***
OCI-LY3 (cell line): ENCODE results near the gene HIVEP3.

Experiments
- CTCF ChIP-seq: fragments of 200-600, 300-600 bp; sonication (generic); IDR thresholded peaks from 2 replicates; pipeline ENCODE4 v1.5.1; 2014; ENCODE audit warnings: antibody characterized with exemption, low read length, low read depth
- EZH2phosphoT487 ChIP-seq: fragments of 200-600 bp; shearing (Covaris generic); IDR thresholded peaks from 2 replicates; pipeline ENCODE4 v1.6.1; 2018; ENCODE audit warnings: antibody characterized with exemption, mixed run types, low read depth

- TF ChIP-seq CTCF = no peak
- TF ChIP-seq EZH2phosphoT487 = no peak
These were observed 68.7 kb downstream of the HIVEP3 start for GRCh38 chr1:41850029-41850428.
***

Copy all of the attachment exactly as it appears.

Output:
OCI-LY3 (cell line): ENCODE results near the gene HIVEP3.

Experiments
- CTCF ChIP-seq: fragments of 200-600, 300-600 bp; sonication (generic); IDR thresholded peaks from 2 replicates; pipeline ENCODE4 v1.5.1; 2014; ENCODE audit warnings: antibody characterized with exemption, low read length, low read depth
- EZH2phosphoT487 ChIP-seq: fragments of 200-600 bp; shearing (Covaris generic); IDR thresholded peaks from 2 replicates; pipeline ENCODE4 v1.6.1; 2018; ENCODE audit warnings: antibody characterized with exemption, mixed run types, low read depth

- TF ChIP-seq CTCF = no peak
- TF ChIP-seq EZH2phosphoT487 = no peak
These were observed 68.7 kb downstream of the HIVEP3 start for GRCh38 chr1:41850029-41850428.